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Orthopaedic professionals in attendance at OMTEC® 2015 received less of a warning and more of a mandate from surgeon and hospital executive, Wael Barsoum, M.D.: device companies that want to get paid must spend resources to produce transformational devices, or to produce today’s clinically-proven devices at a lower cost. Hospitals will no longer purchase devices with incremental changes at a slight surcharge, due to the reimbursement pressures they face from public and private payors.


Wael 2015_WEB“This is a paradigm shift in how we think about spending our R&D dollars,” said Barsoum, President of Cleveland Clinic Florida and Vice Chairman of the hospital system’s Orthopaedic Department. “It requires a completely different thought process than we’ve used in the last 30 years.”

Barsoum’s comments offered context to the perspective provided by device company executives in the previous day’s keynote. Panelists agreed that one of today’s major obstacles to commercialization is getting products through value analysis committees—a challenge that will remain for the foreseeable future.

Ken Gall, Ph.D., Founder and Chief Technology Officer of MedShape and Chair of the Mechanical Engineering and Materials Science Department at Duke University, who has pushed new biomaterials like NiTiNOL and additively-manufactured devices through regulatory bodies, said FDA has a bad rap for its slow and convoluted processes, but the value analysis committees have been five times worse than FDA.

Rod Mayer, President of Nextremity Solutions, also noted that Nextremity has experienced value analysis committee decision-making terms from 30-60 days up to 18 months. Doug Kohrs, Past President and CEO of Tornier and Managing Director of Responsive Orthopedics, shed light on the Mayo Clinic’s process, adding that the hospital system’s new product committee has 14 people: one orthopaedic surgeon, one cardiologist and 12 accountants.

As a joint replacement surgeon at the University of Missouri’s orthopaedic hospital, B. Sonny Bal, M.D., J.D., Chairman, President and CEO of Amedica, said that he and his colleagues face procedure-specific price parameters. If he wants to use a knee system that costs more than the set price, he must justify his decision to a committee. He described the uphill climb that is getting new materials and differentiated products through the committees.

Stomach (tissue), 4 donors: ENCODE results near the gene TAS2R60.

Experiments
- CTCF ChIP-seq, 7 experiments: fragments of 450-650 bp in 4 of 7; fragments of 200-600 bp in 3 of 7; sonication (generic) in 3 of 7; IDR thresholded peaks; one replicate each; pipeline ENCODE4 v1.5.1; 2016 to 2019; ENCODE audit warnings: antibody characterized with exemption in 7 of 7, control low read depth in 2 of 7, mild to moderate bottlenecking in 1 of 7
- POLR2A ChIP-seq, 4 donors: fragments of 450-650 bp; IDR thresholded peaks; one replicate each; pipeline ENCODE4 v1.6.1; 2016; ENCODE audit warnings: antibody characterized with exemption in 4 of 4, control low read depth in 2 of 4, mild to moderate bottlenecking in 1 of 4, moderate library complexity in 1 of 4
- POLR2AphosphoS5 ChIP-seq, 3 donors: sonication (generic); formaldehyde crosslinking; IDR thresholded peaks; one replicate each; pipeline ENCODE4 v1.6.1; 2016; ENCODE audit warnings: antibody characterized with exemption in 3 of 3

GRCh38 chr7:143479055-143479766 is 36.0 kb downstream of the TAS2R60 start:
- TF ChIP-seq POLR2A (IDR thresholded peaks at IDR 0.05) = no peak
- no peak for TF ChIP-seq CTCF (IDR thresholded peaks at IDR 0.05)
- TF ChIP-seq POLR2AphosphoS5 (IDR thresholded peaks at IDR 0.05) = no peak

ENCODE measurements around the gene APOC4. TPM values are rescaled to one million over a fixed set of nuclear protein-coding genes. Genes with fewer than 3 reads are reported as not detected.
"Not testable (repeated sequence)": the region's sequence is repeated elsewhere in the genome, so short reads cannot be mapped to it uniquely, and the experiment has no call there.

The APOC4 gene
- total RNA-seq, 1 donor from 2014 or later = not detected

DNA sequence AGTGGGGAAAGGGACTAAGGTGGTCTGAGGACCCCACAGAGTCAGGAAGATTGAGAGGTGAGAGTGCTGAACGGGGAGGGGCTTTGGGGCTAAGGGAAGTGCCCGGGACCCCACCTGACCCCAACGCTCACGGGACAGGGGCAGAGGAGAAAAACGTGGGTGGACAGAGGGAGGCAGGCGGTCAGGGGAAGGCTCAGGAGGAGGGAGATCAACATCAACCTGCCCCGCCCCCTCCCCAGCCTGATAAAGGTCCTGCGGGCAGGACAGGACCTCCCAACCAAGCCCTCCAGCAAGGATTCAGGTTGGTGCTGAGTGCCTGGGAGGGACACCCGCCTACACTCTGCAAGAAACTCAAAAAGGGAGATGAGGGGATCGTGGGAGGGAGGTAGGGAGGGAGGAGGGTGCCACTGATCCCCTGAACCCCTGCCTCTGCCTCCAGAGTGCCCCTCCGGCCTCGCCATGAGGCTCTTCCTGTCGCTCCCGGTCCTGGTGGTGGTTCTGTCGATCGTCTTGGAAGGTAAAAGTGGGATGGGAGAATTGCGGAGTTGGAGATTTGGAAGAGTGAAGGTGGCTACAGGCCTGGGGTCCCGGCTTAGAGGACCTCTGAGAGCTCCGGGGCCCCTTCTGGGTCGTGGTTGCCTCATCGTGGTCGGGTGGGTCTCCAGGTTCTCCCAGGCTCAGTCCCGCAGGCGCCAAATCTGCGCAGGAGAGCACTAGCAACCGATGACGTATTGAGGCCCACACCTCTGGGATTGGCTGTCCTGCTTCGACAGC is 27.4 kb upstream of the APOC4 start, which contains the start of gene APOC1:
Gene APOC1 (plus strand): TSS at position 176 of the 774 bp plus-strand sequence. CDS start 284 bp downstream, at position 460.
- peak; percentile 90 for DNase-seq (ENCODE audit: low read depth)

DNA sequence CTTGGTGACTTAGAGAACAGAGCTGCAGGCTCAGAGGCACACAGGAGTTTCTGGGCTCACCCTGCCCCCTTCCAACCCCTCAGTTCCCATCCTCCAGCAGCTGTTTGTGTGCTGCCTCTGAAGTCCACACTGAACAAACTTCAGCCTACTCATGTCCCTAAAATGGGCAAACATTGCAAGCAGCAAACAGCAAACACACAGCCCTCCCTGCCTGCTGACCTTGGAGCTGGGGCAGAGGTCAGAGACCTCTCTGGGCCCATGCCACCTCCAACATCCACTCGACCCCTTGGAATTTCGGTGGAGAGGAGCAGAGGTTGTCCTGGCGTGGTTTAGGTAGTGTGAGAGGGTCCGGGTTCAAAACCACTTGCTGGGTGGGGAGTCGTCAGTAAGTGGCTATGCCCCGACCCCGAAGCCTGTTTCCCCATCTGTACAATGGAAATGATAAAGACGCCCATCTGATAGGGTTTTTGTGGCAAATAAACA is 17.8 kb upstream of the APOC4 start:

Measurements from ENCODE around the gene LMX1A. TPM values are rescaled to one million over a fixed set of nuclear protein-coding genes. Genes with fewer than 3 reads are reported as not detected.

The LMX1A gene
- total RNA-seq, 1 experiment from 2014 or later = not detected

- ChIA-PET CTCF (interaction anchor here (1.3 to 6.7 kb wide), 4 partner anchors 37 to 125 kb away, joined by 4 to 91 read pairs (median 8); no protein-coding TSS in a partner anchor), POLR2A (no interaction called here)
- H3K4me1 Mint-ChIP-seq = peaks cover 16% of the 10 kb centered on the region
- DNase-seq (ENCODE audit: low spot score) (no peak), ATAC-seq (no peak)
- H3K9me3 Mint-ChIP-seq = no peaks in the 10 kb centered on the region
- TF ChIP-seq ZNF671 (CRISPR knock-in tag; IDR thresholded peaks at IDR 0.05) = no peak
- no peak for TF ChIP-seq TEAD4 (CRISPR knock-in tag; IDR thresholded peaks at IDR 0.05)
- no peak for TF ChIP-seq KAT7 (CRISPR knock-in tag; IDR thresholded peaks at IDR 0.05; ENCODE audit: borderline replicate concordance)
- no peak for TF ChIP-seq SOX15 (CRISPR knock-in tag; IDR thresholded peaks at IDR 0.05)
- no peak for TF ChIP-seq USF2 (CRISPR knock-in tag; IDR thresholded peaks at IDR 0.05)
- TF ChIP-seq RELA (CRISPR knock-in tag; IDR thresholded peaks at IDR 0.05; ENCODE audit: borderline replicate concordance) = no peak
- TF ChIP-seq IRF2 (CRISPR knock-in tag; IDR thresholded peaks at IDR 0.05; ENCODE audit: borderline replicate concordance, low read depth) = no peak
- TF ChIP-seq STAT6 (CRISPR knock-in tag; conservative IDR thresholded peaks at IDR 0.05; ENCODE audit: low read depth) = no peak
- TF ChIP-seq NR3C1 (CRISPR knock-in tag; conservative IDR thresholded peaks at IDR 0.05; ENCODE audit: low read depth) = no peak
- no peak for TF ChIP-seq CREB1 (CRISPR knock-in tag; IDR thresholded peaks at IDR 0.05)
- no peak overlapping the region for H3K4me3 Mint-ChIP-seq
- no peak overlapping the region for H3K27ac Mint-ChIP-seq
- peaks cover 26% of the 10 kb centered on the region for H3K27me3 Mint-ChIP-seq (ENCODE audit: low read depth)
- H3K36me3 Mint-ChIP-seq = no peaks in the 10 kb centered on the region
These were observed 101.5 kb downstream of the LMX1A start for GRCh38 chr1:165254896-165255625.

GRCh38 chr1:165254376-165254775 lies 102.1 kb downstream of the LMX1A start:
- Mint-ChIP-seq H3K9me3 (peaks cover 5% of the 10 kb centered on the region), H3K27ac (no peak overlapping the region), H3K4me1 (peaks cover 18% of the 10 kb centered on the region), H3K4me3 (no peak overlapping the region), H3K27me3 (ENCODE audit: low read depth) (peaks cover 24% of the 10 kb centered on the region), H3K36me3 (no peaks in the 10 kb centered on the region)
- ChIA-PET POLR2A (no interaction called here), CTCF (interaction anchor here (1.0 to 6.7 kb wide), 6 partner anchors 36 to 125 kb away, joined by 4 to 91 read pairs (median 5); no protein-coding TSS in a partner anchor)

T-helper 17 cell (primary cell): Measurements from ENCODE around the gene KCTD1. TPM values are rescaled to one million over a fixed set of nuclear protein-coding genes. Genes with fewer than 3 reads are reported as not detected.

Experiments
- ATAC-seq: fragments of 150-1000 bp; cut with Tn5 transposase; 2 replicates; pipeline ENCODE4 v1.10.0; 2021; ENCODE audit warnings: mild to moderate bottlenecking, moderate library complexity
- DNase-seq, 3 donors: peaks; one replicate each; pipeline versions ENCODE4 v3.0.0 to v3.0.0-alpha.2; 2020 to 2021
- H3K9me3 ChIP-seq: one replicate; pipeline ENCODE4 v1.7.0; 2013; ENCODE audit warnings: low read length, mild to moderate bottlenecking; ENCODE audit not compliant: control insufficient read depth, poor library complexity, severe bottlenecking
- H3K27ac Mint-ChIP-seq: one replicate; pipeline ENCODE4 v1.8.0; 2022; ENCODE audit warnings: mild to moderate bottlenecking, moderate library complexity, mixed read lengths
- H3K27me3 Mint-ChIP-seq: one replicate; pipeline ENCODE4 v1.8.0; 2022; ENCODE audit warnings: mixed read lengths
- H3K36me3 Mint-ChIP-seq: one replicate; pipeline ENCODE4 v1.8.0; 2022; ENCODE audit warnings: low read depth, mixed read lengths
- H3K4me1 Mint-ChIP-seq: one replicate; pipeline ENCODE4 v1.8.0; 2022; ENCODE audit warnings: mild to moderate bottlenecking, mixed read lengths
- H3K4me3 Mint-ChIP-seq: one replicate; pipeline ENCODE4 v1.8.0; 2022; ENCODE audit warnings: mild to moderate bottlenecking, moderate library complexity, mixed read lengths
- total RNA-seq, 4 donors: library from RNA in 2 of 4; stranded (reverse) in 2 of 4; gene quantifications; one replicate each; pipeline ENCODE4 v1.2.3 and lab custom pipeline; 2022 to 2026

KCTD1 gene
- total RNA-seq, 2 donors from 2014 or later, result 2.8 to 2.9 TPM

What, then, will hospitals pay for? And what is needed to get through committees?

Barsoum, who sits on the new products committee at the Cleveland Clinic, said that if the device is not cheaper or if it’s new, companies must present one or more of the following: existing human data, level 1 studies, reproducible published studies in peer-reviewed literature and cost-benefit studies.

Herein lies the gap: development of differentiated products takes time and money. Collection of data takes time and money.

“A lot of devices don’t have clinical data,” Bal said. “You introduce a new knee system, and by the time you get clinical data that compares it to its predicate, it’s been a decade. Most of us are dead by that time.

 

Omtec-2015-Badge



SOUND BITES

 

The OMTEC 2015 speakers covered myriad important topics faced by the orthopaedic
industry. Here are a few quotes from them.

B. Sonny_Bal_MD_JD_MBA_Photo“We’re going to continue to see technologies like 3D printing
drive innovation in the future. 
It’s an easy sell to the patient.
‘Which knee do you want? The one off the shelf or a knee that is already made for your body?’
You can imagine the answer every time. These technologies are not the only factor, but they make a difference.”
-Sonny Bal, M.D.


Ken Gall_web“One of the key challenges going forward will be, how do we continue to push innovation without bringing up cost. It can be done. That’s the positive aspect. It’s easy to come in and say, ‘We’re going to bring a
new material in, and we’re only going to do this.’ There has to be some investment. The challenge with orthopaedics will be how do we bring these new technologies in without
increasing costs across the board.”
-Ken Gall, Ph.D.

Mayer 2015_WEB“The greatest challenge 
over the next five years is repositioning surgeons to drive the process of empowerment to utilize the products that we truly believe will provide the best results for the patients. This is the economic reality that we all face. My personal, professional objective is to see surgeons take control of this business again and take it out of the bureaucratic structure
of healthcare as we know it.”
-Rod Mayer


“What the industry needs—and this is a challenge—is good, validated, short-term proxies for how something will perform over the long run. It’s very important so that we can go to value analysis committees and say, ‘Some clinical data is impossible to obtain because of ethical reasons; some are decades out, but here’s the valid testing we’ve done that shows an advantage.’ ”

Business changes, whether they center upon manufacturing, marketing or organization, take time and money, too. The price squeeze has driven consolidation at the device company and supplier level in order to increase breadth of product and capacity and achieve operational synergies.

Amidst these market changes, all five keynote participants maintained that orthopaedic innovation is not dead. However, innovation will need to focus on differentiated products, efficient processes and surgeon education. The ability to navigate these pathways will stand as the greatest challenge throughout the next five years.


The full article, Success in Orthopaedics Lies in Products that Improve Quality, Decrease Costs, can be found here.

Carolyn LaWell is ORTHOWORLD’s Content Manager. She can be reached by This email address is being protected from spambots. You need JavaScript enabled to view it..

 

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